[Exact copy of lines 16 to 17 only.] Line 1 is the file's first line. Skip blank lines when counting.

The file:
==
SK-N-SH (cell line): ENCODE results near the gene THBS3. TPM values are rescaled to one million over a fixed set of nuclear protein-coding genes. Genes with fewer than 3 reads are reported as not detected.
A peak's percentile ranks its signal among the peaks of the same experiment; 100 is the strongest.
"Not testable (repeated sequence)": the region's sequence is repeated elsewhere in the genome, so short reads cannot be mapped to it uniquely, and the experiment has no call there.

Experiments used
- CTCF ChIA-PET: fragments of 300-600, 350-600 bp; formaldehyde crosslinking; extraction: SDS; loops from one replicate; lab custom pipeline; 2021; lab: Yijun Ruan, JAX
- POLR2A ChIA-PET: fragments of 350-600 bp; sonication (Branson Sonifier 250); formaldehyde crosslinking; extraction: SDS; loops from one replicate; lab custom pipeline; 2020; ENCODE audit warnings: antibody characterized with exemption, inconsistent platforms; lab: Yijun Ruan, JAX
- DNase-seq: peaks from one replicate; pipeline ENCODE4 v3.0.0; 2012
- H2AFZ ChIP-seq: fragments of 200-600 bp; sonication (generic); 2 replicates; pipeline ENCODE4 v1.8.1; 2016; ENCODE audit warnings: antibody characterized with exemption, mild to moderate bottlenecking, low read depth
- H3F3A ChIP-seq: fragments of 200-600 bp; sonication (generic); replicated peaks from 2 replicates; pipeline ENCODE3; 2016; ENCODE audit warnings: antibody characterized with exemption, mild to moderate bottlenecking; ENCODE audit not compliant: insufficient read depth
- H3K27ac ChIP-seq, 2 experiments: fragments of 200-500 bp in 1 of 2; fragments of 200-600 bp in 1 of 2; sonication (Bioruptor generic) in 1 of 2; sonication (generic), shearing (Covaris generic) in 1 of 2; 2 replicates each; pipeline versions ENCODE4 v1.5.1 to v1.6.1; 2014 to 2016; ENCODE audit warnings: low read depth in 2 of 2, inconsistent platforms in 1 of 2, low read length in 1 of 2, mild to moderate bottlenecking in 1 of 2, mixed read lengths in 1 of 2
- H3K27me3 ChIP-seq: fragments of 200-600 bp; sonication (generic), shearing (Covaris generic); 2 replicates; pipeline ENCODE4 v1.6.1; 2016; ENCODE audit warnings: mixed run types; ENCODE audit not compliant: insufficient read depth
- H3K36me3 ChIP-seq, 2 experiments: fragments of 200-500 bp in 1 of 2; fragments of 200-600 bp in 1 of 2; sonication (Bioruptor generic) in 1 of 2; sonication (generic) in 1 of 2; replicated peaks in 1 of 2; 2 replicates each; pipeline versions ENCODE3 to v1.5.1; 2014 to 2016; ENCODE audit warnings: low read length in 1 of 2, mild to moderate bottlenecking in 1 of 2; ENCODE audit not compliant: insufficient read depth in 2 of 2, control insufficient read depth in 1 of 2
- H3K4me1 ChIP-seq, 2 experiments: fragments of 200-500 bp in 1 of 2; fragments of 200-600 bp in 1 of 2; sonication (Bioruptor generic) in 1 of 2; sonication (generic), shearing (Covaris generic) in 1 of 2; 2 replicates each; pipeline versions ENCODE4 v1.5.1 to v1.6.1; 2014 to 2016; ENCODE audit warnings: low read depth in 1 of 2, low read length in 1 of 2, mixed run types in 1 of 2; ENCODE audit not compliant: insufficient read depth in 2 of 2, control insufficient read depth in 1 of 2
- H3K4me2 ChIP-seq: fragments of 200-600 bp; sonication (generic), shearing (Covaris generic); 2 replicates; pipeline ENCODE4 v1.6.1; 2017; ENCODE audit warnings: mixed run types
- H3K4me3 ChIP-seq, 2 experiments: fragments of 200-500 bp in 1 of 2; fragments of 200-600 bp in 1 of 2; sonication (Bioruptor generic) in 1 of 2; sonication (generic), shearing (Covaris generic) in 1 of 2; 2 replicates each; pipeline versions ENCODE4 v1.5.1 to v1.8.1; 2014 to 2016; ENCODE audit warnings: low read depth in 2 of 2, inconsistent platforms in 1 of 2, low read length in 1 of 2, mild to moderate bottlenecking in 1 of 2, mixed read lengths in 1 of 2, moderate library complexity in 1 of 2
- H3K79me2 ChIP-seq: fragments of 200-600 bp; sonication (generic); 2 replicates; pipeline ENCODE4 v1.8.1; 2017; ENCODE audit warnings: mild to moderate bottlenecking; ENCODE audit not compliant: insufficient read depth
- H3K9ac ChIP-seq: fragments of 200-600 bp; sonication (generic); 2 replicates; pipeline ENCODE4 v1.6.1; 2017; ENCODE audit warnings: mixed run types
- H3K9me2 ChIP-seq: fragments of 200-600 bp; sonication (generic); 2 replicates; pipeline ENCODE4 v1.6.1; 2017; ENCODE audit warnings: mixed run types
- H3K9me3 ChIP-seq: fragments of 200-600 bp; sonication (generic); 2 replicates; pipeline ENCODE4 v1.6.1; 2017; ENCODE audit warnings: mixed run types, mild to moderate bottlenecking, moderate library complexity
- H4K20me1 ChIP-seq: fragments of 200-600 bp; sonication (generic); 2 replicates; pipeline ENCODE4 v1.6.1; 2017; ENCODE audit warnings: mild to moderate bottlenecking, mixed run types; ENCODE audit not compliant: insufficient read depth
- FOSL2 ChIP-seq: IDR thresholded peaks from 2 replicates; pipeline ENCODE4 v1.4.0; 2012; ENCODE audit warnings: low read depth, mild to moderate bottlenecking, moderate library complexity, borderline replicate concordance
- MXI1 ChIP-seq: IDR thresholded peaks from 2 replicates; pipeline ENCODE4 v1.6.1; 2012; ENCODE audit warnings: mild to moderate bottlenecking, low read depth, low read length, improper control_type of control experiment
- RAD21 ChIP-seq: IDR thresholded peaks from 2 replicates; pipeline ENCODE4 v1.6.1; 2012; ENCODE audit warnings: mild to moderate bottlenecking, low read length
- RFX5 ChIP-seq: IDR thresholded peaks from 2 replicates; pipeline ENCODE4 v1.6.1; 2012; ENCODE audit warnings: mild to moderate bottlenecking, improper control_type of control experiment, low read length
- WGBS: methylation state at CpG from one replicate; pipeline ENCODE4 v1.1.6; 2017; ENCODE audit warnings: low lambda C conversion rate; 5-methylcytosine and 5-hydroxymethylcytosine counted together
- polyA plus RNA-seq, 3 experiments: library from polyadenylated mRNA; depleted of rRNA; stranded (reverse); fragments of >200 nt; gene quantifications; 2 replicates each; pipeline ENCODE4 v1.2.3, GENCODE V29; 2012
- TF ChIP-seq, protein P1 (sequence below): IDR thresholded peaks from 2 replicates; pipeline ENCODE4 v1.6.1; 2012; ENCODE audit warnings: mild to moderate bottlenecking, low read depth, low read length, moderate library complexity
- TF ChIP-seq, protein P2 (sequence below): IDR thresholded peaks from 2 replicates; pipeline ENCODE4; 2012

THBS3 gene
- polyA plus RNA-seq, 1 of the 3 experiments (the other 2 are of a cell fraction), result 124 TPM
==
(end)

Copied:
- H3K79me2 ChIP-seq: fragments of 200-600 bp; sonication (generic); 2 replicates; pipeline ENCODE4 v1.8.1; 2017; ENCODE audit warnings: mild to moderate bottlenecking; ENCODE audit not compliant: insufficient read depth
- H3K9ac ChIP-seq: fragments of 200-600 bp; sonication (generic); 2 replicates; pipeline ENCODE4 v1.6.1; 2017; ENCODE audit warnings: mixed run types